The Women I Think About at Night: Traveling the Paths of my Heroes
By Mia Kankimäki, translated from the Finnish by Douglas Robinson
Published November 10, 2020, by Simon & Schuster
Forty-something Mia Kankimäki doesn’t have children or a fulfilling job. But she does have a collection of what she calls her ‘Night Women’, women from around the world and throughout history who stepped away from the expectations of their societies and lived their lives on their own terms– through travel, art, or moving to a place entirely outside their previous experiences. These women were the ones Kankimäki read and dreamed about by night, and they were the ones who inspired her to, upon finding herself drifting aimlessly into her 40s, go out and see if she, too, could make a life for herself on her own terms.
Her first stops are Tanzania and Kenya, where Karen Blixen (aka Isak Dinesen, author of Out of Africa) lived and toured for much of her adult life after traveling to Kenya to marry a friend and help oversee his Kenyan coffee plantation. Kankimäki describes Blixen’s arrival in Africa and compares it to her own arrival in Tanzania– a century apart and worlds away from each other. As a white woman, Kankimäki stands out and becomes something of a spectacle among the locals. She doesn’t understand the customs and the food is strange to her. And she wants the sort of safari experience that Blixen encountered in the early twentieth-century, which seems impossible given the effects of climate change, the decline of Africa’s great wildlife, and the rise of the tourism industry. Kankimäki marvels at Blixen’s calm in Out of Africa, which seems unreal. But the more she reads about Blixen, the more Kankimäki realizes that the serene woman in the book came later, after Depression and illness, financial ruin, and tragedy. It was an older Karen Blixen who survived multiple trials who wrote Out of Africa. And the deeper she travels into the Tanzanian wilderness, the more Kankimäki begins to conquer her own fears to encounter, if not the same safari experience Blixen had a century earlier, the closest thing a twenty-first century woman could have. As she looks back on her experiences, the hardships fade away and she realizes how amazing it all was- just as Blixen might have done while writing Out of Africa.
But the African experience can’t last forever, and Kankimäki takes us through a whirlwind of travelers from Isabella Byrd to Nellie Bly and others, and if Kankimäki didn’t follow their round-the-world travels exactly, that’s to be expected as it would be impossible for a single person to follow in their intrepid footsteps. All the while, though, Kankimäki wonders at both their courage and ability to face all hardships that come their way and their reluctance to put away society’s expectations upon returning home. Is it the distance that makes us bold and encourages us to step outside our ordinary lives?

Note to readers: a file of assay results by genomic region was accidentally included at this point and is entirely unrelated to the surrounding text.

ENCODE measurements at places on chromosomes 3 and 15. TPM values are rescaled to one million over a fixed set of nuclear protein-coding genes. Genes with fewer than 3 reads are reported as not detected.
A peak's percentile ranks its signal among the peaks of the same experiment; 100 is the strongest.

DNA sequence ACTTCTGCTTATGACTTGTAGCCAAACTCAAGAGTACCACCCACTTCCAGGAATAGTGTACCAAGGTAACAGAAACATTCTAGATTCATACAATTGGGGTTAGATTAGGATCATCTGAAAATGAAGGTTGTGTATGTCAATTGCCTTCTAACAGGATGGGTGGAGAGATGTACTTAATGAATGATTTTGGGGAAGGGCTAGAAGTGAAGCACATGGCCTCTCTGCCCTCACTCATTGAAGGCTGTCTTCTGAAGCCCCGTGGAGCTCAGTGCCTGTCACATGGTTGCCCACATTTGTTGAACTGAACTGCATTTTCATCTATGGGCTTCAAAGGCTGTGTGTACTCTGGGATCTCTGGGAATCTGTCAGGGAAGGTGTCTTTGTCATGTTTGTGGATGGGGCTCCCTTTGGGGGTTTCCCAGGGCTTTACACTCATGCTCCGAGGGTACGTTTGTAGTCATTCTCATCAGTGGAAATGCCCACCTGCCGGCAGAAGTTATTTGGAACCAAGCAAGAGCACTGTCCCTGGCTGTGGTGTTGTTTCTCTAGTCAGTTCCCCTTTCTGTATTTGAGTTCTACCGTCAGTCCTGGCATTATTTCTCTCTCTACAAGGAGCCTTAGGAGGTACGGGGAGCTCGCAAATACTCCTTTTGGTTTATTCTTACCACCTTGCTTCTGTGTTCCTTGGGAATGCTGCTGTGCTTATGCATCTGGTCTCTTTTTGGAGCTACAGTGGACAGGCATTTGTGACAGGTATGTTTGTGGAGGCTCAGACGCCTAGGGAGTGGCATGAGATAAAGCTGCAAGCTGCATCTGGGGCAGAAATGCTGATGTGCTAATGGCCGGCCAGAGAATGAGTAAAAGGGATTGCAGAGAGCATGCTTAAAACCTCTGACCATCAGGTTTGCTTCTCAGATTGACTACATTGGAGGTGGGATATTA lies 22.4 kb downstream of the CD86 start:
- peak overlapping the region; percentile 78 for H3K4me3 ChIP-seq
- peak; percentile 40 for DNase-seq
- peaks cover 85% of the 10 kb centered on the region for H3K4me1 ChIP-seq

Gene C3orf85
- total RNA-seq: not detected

Kankimäki provides no solid answers, because there really aren’t any. The driving force that causes us to step out in the the unknown can really only be known to the individual. It’s not something that can be defined or fully explained on ink and paper. The best a person can do is find inspiration in those stories and then set out on their own. For their own reasons.
Turning away from world travelers, Kankimäki looks farther back into time– to the late Renaissance when women artists like Sofonisba Anguissola, Lavinia Fontana, and Artemesia Gentilleschi proved that women could rival men when it came to painting. As the first female artists who made a living from their art during the Renaissance, they refused to let their talents be set aside to satisfy society’s expectations. They wanted to paint, and they were good at it. Among the best. So paint they did. And finally, hundreds of years later, the world is once more seeing their genius for what it was.
As she progresses through a lively discussion of each woman’s life, Kankimäki comes up with a bit of advice from each of them- short, trite little mottoes that are almost ridiculous, but somehow manage to encapsulate their remarkable lives. And while Kankimäki’s description of Florence in the late Renaissance suffers from twenty-first century preconceptions of the supposed lack of cleanliness of pre-modern times, her descriptions of her subject’s lives are full of life, making the reader want to look up the artists’ work or read the travelers’ memoirs. Doug Robinson’s skillful translation give the book a lightness that’s sometimes missing from works in translation, leaving in the dry humor and occasional sarcasm that makes it seem like Kankimäki is sitting just across the table and telling her story– a tale that shows that women of a certain age are capable of remaking their lives entirely, and that by stepping away from society, we might end up stepping more deeply into our own selves.
Thank you to NetGalley and Simon & Schuster for providing me with a free ebook in exchange for an honest review. This did not affect my opinion in anyway.
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